“What does B.J. stand for?” the character actor Mary Jo Catlett asks in a 1976 MAS*H episode called “The More I See You.”
It’s a question many fans had been asking in the real world, but she didn’t get the answer they were wanting.
“Practically anything!” Hawkeye jokes in response.
In the scene, Catlett is playing a visiting nurse who is roommates with Blythe Danner’s character, one of Hawkeye’s former flames. It’s Catlett’s job to be overly amused by Hawkeye and B.J.’s attentions, serving as a foil to the coolness that Danner brings to the scene.
This episode was one of Catlett’s earliest, most prominent TV roles, and she did such a great job that she would be brought back twice more to guest on MAS*H before it ended, including her first-ever recurring role.
Earlier in her career, she’d taken bit parts on hit Seventies shows like The Waltons and The Bob Newhart Show. But not even a recurring role on MAS*H would do for her career what a commercial casting would do for Catlett the next year after she appeared on the hit show: make her a star.
In 1977, Catlett went to a casting call for a commercial for a pesticide company called Black Flag. It was one of many casting calls in Catlett’s life where she expected the casting director to shout “next!” before she even opened her mouth.
But as most people who recognize Catlett as “the roach lady” now know, Catlett did get the part and becoming Black Flag’s national spokesperson made her just as popular a figure in mainstream culture as Flo from Progressive is today.
She told the Columbus Herald in 1982 that the first year the commercials started airing, people would approach her on the street and scream, “I know you! You’re the roach lady!”
Catlett never even wanted to be an actor when she was a kid, let alone “the roach lady.”
She instead dreamed of becoming an opera singer. To pursue this, she studied singing in school, but when she graduated, it was with a teaching degree.
She tried to make it as a singer, anyway, but eventually, she took a job as a phone company representative. In this career, she mostly was just trying to convince her own friends to buy the phones. She was such a bad salesperson, she rarely could finish a pitch, even to friends.
“I was always on the verge of telling them no, don’t take it, you don’t need it,” Catlett told the Daily News in 1972. “So I quit.”
Saving $800, she rented the cheapest apartment she could find in New York and tried again to pursue her dream of singing, this time in musical theater. Her whole life she’d been the sort of person who just plain likes other people, but she said the people of New York were not exactly welcoming to her sunny disposition.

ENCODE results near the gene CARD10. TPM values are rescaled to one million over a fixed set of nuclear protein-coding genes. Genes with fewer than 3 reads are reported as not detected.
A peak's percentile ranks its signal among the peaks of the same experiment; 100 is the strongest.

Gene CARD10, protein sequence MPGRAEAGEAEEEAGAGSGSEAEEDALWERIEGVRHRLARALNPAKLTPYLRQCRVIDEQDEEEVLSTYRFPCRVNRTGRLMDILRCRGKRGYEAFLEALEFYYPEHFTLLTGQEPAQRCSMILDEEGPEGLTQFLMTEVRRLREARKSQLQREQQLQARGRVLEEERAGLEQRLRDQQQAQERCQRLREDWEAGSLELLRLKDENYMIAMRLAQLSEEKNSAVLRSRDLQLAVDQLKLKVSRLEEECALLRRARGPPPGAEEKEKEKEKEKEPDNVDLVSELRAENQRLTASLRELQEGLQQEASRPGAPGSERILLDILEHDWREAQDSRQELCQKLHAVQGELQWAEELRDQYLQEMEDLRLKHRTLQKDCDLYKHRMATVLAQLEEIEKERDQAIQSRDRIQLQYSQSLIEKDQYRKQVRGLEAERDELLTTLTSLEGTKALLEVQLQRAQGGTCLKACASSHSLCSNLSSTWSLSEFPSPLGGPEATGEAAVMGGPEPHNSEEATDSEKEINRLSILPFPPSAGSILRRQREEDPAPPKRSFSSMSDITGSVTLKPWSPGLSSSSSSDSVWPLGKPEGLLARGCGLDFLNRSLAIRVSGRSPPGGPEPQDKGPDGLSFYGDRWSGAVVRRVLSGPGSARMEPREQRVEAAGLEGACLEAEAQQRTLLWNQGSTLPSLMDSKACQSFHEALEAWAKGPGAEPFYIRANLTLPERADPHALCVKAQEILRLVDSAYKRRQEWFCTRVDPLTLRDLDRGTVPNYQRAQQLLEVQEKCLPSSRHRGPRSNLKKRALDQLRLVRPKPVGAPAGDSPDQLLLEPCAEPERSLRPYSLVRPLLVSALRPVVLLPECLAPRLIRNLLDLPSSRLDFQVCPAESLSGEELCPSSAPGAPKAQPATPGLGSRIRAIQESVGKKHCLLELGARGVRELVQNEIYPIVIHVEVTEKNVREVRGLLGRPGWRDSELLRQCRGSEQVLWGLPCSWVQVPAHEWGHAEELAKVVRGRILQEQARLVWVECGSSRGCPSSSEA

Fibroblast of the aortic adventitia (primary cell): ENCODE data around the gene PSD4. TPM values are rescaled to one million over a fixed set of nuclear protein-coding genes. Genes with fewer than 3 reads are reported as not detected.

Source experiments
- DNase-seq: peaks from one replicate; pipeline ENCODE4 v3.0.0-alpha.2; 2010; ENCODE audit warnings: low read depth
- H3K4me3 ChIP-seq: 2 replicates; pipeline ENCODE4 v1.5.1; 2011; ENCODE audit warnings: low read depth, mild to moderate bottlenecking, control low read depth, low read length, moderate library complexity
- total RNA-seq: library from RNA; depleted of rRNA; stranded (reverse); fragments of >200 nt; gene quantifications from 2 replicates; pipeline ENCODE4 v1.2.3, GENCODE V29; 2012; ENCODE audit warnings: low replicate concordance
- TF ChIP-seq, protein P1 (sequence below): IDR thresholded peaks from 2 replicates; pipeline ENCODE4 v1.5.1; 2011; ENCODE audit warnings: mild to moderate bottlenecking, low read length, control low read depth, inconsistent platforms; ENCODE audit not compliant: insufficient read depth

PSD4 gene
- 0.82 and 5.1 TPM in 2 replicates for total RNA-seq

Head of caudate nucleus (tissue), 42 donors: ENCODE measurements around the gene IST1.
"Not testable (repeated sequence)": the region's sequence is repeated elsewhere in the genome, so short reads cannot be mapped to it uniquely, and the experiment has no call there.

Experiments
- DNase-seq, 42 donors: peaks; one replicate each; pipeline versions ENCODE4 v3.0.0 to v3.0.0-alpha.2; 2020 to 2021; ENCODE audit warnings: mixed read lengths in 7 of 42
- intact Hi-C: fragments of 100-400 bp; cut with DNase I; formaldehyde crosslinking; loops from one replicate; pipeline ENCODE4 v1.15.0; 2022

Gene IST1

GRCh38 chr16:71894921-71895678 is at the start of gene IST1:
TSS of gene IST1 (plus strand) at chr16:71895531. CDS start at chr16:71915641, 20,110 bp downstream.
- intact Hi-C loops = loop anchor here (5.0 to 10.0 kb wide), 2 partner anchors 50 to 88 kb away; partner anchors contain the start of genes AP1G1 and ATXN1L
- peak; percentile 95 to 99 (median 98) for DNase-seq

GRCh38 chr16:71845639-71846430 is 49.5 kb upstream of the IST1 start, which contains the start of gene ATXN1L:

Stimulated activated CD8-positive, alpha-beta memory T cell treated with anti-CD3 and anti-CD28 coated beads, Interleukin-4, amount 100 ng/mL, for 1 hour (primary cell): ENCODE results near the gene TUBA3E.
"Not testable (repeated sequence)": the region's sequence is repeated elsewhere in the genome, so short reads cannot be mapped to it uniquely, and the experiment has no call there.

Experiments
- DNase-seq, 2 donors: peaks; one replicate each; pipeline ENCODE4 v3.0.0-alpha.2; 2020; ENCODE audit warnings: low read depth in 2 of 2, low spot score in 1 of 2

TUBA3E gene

“When I said hello to passersby, they’d be frightened or turn away as if I were crazy,” Catlett said. “I stopped.”
Although New York didn’t quite feel like it was warming to her, Catlett had some immediate success being cast in plays where critics watched her “giving so exquisitely realized a performance that it ranks as one of the year’s finest anywhere,” and soon they started gushing in their columns how her performances were “so perfect, that indeed the moment is magical.”
In 1973, one of her directors told the Hartford Courant that it wasn’t just critics swooning. Catlett had charmed everyone around her. “She’s a beautiful person,” the director said. “She’s as nice off-stage as she seems to be onstage. We’re very much in love with her.”
Catlett attributed this success to being a type that casting directors sought, but anyone familiar with her comedy knows she has that “it factor” that makes her every performance so memorable.
As her Black Flag commercial made her more familiar than ever to audiences, more and more TV casting directors caught on to Catlett’s unique brand of niceness.
Then in the Eighties, Catlett’s fame grew even more when she took on the housekeeper role of Pearl Gallagher on Diff’rent Strokes, and she’s been cracking up audiences in TV and movie appearances ever since. She also became a popular voice actor after joining the main cast of the cartoon show SpongeBob SquarePants.
But it was the Black Flag commercials that made it all possible, helping Catlett move up from that ratty New York apartment into a house of her own.
“I am very grateful to roaches,” Catlett said. “Because of those commercials, I was able to afford to buy a house and a new car, too. So, roaches aren’t all bad.”
Although Catlett is often typecast as a sugary-sweet gal, she never minded playing a villain to roaches everywhere.
“That’s a little strange, you know, because I love all animals,” Catlett said. “And I even love a lot of insects – aren’t praying mantises beautiful? I even love bees. But really I have very little sympathy for roaches.”